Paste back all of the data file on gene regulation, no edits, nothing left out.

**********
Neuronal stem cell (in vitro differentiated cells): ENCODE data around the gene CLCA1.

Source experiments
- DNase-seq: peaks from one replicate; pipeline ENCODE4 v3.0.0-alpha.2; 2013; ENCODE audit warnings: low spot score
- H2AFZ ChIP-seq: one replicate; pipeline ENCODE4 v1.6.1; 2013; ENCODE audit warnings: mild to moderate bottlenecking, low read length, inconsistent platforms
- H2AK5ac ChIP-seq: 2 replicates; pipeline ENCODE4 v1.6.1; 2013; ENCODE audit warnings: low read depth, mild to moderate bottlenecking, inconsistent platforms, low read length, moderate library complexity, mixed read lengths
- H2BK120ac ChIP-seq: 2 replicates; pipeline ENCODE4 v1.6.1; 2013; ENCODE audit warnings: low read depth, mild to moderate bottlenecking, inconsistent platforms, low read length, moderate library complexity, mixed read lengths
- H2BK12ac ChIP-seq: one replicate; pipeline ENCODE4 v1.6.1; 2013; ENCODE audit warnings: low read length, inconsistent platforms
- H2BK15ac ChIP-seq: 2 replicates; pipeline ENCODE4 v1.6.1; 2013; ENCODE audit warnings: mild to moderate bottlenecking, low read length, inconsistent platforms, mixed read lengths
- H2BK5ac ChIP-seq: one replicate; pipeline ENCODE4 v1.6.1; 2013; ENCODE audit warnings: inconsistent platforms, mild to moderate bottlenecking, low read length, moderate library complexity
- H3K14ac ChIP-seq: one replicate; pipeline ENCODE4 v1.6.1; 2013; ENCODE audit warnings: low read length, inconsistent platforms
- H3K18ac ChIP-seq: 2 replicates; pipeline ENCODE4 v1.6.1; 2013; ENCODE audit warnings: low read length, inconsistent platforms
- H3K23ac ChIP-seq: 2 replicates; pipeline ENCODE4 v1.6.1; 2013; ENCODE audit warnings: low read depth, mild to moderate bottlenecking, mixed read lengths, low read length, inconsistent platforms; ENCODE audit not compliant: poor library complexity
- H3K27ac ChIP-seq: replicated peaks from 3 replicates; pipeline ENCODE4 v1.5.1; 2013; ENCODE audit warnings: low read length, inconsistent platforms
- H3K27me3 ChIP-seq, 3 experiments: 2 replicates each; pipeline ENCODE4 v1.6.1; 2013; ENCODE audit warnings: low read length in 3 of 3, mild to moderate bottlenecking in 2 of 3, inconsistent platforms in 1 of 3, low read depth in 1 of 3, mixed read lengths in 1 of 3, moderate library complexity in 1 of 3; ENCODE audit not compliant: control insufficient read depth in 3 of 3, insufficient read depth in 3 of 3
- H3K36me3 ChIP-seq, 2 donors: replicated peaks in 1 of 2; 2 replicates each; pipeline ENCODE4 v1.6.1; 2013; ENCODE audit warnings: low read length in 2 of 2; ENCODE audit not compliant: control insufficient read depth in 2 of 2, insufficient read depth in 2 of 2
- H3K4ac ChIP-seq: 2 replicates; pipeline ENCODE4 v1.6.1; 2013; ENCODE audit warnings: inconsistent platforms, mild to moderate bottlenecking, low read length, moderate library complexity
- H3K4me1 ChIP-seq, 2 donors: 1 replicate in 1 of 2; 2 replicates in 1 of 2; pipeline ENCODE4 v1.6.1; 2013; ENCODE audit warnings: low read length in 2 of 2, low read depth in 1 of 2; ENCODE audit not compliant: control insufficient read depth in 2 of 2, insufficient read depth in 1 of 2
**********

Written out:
Neuronal stem cell (in vitro differentiated cells): ENCODE data around the gene CLCA1.

Source experiments
- DNase-seq: peaks from one replicate; pipeline ENCODE4 v3.0.0-alpha.2; 2013; ENCODE audit warnings: low spot score
- H2AFZ ChIP-seq: one replicate; pipeline ENCODE4 v1.6.1; 2013; ENCODE audit warnings: mild to moderate bottlenecking, low read length, inconsistent platforms
- H2AK5ac ChIP-seq: 2 replicates; pipeline ENCODE4 v1.6.1; 2013; ENCODE audit warnings: low read depth, mild to moderate bottlenecking, inconsistent platforms, low read length, moderate library complexity, mixed read lengths
- H2BK120ac ChIP-seq: 2 replicates; pipeline ENCODE4 v1.6.1; 2013; ENCODE audit warnings: low read depth, mild to moderate bottlenecking, inconsistent platforms, low read length, moderate library complexity, mixed read lengths
- H2BK12ac ChIP-seq: one replicate; pipeline ENCODE4 v1.6.1; 2013; ENCODE audit warnings: low read length, inconsistent platforms
- H2BK15ac ChIP-seq: 2 replicates; pipeline ENCODE4 v1.6.1; 2013; ENCODE audit warnings: mild to moderate bottlenecking, low read length, inconsistent platforms, mixed read lengths
- H2BK5ac ChIP-seq: one replicate; pipeline ENCODE4 v1.6.1; 2013; ENCODE audit warnings: inconsistent platforms, mild to moderate bottlenecking, low read length, moderate library complexity
- H3K14ac ChIP-seq: one replicate; pipeline ENCODE4 v1.6.1; 2013; ENCODE audit warnings: low read length, inconsistent platforms
- H3K18ac ChIP-seq: 2 replicates; pipeline ENCODE4 v1.6.1; 2013; ENCODE audit warnings: low read length, inconsistent platforms
- H3K23ac ChIP-seq: 2 replicates; pipeline ENCODE4 v1.6.1; 2013; ENCODE audit warnings: low read depth, mild to moderate bottlenecking, mixed read lengths, low read length, inconsistent platforms; ENCODE audit not compliant: poor library complexity
- H3K27ac ChIP-seq: replicated peaks from 3 replicates; pipeline ENCODE4 v1.5.1; 2013; ENCODE audit warnings: low read length, inconsistent platforms
- H3K27me3 ChIP-seq, 3 experiments: 2 replicates each; pipeline ENCODE4 v1.6.1; 2013; ENCODE audit warnings: low read length in 3 of 3, mild to moderate bottlenecking in 2 of 3, inconsistent platforms in 1 of 3, low read depth in 1 of 3, mixed read lengths in 1 of 3, moderate library complexity in 1 of 3; ENCODE audit not compliant: control insufficient read depth in 3 of 3, insufficient read depth in 3 of 3
- H3K36me3 ChIP-seq, 2 donors: replicated peaks in 1 of 2; 2 replicates each; pipeline ENCODE4 v1.6.1; 2013; ENCODE audit warnings: low read length in 2 of 2; ENCODE audit not compliant: control insufficient read depth in 2 of 2, insufficient read depth in 2 of 2
- H3K4ac ChIP-seq: 2 replicates; pipeline ENCODE4 v1.6.1; 2013; ENCODE audit warnings: inconsistent platforms, mild to moderate bottlenecking, low read length, moderate library complexity
- H3K4me1 ChIP-seq, 2 donors: 1 replicate in 1 of 2; 2 replicates in 1 of 2; pipeline ENCODE4 v1.6.1; 2013; ENCODE audit warnings: low read length in 2 of 2, low read depth in 1 of 2; ENCODE audit not compliant: control insufficient read depth in 2 of 2, insufficient read depth in 1 of 2